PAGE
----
I had a lovely weekend and I met a lot of interesting people at the first annual Moose Jaw Health and Wellness Expo. Not only is it the best ROI on Trade Show tables EVER, but it puts me in touch with a lot of like-minded people.
It also allows me to really questions my self and how people view me, how I project myself, why I choose to project certain aspects of myself over others, and really, just a full-blown crash course in how I interact with the world-at-large.
The first thing I notice is the positive reaction when meeting people for the first time. I am charismatic, amiable and outgoing. I dress well, apparently. MANY people came up to complement me just on my outfits. I also had people tell me they felt drawn to me, felt inspired by me, were interested in hearing more about my ideas and my life in general, and tell me they wished they were more like me in a number of key ways.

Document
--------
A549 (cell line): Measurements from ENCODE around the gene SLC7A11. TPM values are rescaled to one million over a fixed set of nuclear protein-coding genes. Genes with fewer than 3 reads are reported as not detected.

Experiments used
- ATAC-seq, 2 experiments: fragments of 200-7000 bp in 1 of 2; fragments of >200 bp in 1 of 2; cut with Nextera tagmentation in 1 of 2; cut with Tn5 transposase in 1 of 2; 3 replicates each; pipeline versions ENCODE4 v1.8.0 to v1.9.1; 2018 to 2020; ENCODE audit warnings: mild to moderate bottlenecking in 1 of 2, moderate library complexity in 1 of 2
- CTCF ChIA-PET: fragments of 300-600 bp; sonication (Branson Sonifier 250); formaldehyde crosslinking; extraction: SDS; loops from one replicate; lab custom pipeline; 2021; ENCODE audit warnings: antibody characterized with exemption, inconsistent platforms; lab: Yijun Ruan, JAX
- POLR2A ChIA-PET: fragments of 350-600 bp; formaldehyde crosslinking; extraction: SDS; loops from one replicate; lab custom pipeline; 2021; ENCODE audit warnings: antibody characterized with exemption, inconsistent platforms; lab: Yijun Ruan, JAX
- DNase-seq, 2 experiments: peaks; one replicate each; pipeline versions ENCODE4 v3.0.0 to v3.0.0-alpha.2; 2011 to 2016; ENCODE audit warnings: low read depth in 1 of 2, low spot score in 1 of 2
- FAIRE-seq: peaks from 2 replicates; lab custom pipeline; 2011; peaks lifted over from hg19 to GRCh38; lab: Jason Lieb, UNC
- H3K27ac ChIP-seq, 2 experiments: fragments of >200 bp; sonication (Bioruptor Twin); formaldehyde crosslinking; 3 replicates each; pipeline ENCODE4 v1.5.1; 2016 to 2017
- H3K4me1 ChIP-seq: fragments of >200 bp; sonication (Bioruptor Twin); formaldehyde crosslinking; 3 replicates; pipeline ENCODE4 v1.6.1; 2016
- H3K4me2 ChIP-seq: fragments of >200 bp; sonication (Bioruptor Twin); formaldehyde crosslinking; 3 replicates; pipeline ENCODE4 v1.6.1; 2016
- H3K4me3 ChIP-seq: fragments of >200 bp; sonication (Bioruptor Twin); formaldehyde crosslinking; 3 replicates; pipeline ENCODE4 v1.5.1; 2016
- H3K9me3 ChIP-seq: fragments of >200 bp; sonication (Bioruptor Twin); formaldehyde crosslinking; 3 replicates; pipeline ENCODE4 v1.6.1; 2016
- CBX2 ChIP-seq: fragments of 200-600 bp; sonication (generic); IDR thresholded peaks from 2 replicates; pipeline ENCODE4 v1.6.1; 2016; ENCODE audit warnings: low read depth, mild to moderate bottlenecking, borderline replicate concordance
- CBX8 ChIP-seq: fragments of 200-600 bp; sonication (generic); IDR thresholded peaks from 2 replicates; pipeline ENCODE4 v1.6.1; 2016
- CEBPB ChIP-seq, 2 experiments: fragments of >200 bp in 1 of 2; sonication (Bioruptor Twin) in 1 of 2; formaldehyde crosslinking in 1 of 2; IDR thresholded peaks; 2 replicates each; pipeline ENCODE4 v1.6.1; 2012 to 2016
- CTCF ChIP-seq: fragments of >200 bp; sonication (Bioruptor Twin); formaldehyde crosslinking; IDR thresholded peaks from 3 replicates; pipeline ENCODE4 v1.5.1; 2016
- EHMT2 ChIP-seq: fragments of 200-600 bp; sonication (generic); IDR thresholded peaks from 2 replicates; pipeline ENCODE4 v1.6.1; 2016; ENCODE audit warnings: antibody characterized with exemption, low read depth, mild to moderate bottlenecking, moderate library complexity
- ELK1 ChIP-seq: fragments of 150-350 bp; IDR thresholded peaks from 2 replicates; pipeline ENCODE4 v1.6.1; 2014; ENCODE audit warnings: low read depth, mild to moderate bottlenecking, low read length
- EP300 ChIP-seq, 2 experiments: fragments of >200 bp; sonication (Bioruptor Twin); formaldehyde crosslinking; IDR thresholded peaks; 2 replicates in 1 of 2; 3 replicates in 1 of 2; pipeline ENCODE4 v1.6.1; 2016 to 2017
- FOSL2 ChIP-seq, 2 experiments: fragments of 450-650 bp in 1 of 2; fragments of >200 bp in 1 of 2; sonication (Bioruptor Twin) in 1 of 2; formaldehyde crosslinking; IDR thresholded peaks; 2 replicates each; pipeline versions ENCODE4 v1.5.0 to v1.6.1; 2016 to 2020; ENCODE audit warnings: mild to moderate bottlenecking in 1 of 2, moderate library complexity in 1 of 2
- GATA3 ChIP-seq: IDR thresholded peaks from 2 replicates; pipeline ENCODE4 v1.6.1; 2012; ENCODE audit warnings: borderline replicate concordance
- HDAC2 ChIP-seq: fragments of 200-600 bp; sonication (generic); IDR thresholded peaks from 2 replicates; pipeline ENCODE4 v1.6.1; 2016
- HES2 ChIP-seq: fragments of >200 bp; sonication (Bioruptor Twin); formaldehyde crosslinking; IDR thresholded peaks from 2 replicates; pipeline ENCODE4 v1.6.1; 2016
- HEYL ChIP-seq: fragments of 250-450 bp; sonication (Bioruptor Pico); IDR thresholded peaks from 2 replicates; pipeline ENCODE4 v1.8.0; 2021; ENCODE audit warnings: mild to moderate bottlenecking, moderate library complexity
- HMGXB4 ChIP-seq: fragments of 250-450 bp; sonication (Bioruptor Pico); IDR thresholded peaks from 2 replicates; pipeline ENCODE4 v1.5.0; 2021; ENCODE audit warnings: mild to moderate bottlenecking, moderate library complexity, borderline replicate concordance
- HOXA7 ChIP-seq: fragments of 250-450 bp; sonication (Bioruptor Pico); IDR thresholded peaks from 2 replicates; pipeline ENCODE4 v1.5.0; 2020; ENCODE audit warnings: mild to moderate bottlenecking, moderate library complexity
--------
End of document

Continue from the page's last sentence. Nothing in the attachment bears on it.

It’s enough to go to a girl’s head, in other words. There’s so much fodder to chew on here that I might have to do more than one post. But you’ve got to start somewhere, right?
The Tendency To Be Inconspicuous
We’ve all been guilty of this at one time or another, I expect. Hiding our attributes to avoid being singled out for things that we’ve got a right to be proud of. That’s a really hard thing to do. We have evolved a culture of mediocrity, and it shows
NB, really got to write a post on that theme. It’s a pet peeve of mine.
We SAY we’re training our kids to really stand out and achieve things, but in practice, we just want them to rate a little bit higher than average — according to standardized testing, no less. People who are truly outstanding have a problem with rules (something about testing the limits) and they make it somewhat uncomfortable for the contentedly mediocre to be around.